There were occasions that I continued to tune in when the opportunity arose, even if I increasingly disagreed with him. But the final break occurred in the late 1990s when Congress was looking to repeal the Glass-Steagall Act of 1933, a mainstay of financial regulation. Limbaugh continually argued with through that period that government regulation was as unnecessary in the financial sector as it was in the other sectors. He remarked – presciently – that far more wealth would be generated if the government and the liberals would only step back and let Wall Street make money. It was his use of the term liberal during one of these monologues that grabbed my attention one evening. Seriously…liberal? The principal Senate sponsor of the bill was Democratic Senator Carter Glass of Virginia. He was actively involved in laying out multiple pieces of key federal legislation regarding the national financial system, including the passage of the Federal Reserve Act of 1913. He was also a highly conservative segregationist, certainly not one of this generation’s Democrats. After multiple Congressional hearings about the collapse of the market in 1929, Glass was ready to move with FDR’s inauguration and sponsored the act that subsequently bore his name. This bill was one of the few areas in which he agreed with FDR and he pushed for it because he saw that the collapse occurred due largely to the lack of any meaningful regulatory oversight of a laissez-faire financial sector that went far beyond the bounds of any semblance of rational behavior.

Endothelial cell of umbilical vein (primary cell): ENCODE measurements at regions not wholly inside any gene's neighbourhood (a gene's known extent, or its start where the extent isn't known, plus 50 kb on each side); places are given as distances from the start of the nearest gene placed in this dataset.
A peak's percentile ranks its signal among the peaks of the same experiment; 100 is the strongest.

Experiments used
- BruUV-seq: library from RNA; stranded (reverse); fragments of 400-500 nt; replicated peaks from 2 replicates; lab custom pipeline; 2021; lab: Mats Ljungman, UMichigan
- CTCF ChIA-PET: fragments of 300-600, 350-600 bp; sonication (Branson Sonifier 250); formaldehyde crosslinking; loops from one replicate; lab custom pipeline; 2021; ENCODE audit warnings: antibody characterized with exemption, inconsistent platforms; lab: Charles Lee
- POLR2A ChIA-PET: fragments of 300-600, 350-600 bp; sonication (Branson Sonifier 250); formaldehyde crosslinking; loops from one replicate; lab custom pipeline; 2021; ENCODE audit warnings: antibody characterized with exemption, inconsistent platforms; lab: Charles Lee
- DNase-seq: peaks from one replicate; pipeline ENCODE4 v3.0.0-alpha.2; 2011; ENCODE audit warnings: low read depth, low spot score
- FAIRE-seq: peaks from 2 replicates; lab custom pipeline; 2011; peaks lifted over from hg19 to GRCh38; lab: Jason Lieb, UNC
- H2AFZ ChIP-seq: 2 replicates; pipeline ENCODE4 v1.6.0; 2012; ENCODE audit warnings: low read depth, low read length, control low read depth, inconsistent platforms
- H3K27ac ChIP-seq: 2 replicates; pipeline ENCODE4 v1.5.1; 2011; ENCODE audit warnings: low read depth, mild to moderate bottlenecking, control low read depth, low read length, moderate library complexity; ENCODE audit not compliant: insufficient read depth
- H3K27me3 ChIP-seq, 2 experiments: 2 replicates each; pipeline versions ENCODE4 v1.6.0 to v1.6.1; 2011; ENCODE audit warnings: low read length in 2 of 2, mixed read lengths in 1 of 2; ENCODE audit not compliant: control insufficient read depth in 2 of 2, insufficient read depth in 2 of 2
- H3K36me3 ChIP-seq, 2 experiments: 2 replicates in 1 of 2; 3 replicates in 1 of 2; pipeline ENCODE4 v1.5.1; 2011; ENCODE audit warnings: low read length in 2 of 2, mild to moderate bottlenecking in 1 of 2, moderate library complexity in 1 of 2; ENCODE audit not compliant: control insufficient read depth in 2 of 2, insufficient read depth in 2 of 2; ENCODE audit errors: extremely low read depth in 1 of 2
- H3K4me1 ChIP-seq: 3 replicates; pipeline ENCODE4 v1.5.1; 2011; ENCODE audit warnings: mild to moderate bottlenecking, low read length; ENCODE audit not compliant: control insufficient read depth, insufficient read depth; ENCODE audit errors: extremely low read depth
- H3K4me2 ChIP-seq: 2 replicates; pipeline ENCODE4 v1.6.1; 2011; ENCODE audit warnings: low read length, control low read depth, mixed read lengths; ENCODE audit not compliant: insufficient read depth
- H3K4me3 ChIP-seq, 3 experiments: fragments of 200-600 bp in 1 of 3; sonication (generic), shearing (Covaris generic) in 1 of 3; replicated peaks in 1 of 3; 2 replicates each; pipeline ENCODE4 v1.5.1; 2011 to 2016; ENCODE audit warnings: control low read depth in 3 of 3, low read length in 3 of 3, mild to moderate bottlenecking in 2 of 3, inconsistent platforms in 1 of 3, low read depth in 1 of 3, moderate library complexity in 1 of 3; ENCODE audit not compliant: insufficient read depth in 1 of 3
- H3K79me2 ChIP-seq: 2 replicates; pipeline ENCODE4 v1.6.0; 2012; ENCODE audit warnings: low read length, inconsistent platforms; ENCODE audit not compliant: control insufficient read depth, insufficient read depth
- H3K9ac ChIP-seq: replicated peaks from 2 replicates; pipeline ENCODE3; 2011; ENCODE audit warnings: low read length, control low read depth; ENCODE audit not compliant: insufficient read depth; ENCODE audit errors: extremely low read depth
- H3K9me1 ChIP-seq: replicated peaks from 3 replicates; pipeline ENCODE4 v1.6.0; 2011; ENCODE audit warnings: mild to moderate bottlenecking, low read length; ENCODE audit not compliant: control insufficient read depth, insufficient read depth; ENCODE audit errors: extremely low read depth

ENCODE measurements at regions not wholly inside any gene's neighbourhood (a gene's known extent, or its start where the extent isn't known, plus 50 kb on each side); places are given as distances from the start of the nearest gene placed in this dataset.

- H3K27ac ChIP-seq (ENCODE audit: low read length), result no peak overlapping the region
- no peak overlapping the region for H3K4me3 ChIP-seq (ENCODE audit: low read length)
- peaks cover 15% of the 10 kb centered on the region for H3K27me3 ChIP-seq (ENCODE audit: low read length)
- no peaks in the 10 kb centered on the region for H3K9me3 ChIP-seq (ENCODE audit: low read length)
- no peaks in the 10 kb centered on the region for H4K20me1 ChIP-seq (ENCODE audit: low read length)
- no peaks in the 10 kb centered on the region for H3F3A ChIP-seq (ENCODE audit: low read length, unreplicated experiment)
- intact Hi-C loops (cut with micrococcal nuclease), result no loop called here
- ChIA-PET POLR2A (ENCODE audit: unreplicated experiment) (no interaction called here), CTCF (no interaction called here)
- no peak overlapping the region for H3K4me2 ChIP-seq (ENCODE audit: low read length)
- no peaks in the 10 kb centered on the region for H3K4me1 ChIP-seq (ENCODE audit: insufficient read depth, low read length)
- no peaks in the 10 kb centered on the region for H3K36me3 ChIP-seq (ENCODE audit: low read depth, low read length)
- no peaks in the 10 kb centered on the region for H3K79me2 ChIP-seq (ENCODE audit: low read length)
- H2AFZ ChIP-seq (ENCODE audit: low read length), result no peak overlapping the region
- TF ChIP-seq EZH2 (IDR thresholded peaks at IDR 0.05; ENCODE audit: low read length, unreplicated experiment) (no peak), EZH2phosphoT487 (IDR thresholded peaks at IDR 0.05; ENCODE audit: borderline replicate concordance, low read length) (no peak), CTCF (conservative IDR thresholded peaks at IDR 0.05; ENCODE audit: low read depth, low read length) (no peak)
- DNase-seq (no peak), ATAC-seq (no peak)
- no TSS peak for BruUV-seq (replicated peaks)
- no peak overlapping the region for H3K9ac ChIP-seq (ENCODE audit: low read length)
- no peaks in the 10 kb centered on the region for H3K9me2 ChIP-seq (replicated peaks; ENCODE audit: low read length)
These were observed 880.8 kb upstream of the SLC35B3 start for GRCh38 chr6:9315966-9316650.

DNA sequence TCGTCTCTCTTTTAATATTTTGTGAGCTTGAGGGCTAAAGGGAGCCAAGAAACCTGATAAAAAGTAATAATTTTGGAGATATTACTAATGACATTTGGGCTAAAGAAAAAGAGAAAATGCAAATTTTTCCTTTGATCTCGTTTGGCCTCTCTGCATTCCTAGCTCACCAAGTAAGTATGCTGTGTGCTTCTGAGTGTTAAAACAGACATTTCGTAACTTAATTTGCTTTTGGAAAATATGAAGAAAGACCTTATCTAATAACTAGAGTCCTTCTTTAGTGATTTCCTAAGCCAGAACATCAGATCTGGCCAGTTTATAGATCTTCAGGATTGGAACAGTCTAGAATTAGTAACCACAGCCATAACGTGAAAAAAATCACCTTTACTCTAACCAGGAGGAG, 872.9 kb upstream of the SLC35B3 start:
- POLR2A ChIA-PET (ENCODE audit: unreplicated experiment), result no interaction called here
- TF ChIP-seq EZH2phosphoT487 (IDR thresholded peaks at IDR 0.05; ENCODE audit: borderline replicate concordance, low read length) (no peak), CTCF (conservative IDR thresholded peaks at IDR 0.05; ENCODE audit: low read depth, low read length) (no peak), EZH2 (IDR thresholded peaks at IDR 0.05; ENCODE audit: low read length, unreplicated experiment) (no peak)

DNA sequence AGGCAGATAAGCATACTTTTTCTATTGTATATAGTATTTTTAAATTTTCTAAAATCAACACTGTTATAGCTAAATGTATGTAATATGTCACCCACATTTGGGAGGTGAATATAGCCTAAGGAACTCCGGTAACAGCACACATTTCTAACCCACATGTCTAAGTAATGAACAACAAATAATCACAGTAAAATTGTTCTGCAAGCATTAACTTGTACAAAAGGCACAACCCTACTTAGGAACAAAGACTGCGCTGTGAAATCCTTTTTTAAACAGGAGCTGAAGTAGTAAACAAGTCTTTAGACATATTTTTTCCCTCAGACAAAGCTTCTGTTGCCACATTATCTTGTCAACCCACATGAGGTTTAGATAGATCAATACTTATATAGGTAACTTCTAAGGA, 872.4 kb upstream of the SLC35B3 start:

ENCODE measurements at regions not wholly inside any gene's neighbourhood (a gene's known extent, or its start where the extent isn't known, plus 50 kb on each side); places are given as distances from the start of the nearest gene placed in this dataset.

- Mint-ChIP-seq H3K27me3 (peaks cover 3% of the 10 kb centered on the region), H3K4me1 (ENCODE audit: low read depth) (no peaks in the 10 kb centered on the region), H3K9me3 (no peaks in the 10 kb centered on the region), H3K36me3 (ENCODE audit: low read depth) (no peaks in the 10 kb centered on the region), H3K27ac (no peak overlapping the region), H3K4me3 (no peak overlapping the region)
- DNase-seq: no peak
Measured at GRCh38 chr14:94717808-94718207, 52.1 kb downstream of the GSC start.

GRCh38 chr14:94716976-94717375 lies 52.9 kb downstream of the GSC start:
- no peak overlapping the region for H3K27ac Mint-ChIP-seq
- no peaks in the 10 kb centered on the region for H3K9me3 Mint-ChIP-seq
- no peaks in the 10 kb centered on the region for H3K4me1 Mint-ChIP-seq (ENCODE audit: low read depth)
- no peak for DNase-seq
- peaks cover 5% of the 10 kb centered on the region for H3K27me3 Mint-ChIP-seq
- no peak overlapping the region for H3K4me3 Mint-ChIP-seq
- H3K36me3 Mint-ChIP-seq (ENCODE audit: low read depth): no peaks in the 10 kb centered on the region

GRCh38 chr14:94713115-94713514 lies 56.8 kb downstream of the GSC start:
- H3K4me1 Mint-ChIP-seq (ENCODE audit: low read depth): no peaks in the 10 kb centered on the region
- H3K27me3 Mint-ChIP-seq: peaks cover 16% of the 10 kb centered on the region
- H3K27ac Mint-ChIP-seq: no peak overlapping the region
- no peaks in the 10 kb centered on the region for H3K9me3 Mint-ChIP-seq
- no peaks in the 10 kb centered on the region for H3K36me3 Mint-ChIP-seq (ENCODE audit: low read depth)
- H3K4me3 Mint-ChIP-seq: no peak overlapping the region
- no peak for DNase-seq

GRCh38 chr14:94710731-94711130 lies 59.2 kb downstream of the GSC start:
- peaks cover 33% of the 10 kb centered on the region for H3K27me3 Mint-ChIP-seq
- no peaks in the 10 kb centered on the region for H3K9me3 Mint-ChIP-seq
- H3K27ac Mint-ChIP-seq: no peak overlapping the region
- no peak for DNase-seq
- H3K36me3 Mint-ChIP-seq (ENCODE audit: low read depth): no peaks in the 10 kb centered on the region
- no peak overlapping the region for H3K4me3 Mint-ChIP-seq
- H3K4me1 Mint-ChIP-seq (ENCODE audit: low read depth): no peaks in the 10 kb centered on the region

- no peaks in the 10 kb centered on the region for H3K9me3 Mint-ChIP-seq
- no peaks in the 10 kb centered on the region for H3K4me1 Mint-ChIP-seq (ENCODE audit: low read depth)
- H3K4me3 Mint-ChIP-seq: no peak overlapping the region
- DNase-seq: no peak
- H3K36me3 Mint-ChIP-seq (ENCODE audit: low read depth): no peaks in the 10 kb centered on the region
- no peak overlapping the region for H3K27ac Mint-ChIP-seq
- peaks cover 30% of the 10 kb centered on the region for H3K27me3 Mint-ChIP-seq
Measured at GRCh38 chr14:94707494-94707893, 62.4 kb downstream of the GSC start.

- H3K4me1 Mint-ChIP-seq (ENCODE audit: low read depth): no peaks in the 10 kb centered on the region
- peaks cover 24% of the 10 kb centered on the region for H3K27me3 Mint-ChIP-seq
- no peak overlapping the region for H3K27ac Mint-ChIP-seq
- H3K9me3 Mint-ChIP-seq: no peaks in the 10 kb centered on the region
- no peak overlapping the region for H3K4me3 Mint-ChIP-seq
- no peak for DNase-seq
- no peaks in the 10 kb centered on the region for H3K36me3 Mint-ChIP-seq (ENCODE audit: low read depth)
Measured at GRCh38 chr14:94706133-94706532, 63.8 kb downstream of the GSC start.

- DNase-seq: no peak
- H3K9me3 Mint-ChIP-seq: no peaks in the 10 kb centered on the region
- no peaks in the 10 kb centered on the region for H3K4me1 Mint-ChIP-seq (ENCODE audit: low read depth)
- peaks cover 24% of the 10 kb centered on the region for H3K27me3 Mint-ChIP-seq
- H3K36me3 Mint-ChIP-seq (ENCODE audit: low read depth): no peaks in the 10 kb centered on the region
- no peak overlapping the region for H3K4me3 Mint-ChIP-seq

Glass-Steagall was not about ratcheting down and stifling innovation. It was about creating and maintaining a set of boundaries on unethical and dangerous financial behaviors. It was Limbaugh’s willful disregard that finally made me turn him off.
Through the subsequent years, talk radio expanded. It expanded across media platforms to television and podcasts as well as the political spectrum so that even the most far-left and far-right proponents had their own shows. That I didn’t listen was more about the function of time than dislike. By now, Eldest and Middle were joined by Youngest and there were now three children across a span of three educational levels. With constant activities and oversight, who had time? I might still hear a little bit here and there and I was well aware enough that I knew who was now on the airwaves.